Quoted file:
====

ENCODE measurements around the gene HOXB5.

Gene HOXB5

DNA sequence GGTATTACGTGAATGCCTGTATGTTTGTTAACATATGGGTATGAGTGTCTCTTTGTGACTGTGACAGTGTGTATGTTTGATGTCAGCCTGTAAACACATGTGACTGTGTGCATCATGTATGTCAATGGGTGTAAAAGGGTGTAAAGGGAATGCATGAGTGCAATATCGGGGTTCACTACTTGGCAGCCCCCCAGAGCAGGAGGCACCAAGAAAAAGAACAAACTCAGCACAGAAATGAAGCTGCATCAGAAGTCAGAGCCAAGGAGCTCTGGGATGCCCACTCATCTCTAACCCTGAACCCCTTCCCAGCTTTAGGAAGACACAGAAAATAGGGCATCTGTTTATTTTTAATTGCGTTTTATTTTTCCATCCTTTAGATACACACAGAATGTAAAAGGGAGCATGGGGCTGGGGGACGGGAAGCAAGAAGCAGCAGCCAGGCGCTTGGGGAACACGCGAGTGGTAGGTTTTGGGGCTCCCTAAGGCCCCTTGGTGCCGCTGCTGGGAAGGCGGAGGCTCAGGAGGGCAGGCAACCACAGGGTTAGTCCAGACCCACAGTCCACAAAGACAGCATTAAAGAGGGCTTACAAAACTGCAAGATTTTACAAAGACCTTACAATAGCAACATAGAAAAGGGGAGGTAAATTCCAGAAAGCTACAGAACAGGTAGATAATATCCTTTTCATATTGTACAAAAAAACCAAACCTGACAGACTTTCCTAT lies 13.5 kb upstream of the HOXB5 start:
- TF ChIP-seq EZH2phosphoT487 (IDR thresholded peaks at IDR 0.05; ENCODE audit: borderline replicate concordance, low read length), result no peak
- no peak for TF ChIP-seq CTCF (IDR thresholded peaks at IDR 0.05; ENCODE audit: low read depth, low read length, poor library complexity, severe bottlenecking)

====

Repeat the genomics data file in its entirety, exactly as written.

ENCODE measurements around the gene HOXB5.

Gene HOXB5

DNA sequence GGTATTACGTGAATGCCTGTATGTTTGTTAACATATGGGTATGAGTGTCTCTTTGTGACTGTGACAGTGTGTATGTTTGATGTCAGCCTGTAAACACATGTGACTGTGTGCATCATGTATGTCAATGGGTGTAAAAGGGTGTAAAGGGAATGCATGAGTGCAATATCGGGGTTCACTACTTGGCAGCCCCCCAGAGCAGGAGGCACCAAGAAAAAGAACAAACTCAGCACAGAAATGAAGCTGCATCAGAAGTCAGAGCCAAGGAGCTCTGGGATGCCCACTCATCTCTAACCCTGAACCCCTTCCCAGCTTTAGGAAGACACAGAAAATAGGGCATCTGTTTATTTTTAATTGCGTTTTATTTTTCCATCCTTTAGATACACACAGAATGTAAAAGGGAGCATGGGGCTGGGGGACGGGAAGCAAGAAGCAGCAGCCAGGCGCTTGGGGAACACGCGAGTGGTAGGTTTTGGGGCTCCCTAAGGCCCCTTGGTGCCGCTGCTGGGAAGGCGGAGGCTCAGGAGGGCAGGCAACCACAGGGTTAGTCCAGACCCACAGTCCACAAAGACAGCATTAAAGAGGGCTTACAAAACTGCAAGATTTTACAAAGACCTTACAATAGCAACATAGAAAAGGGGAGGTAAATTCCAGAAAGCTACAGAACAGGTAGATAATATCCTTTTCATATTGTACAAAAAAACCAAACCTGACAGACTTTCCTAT lies 13.5 kb upstream of the HOXB5 start:
- TF ChIP-seq EZH2phosphoT487 (IDR thresholded peaks at IDR 0.05; ENCODE audit: borderline replicate concordance, low read length), result no peak
- no peak for TF ChIP-seq CTCF (IDR thresholded peaks at IDR 0.05; ENCODE audit: low read depth, low read length, poor library complexity, severe bottlenecking)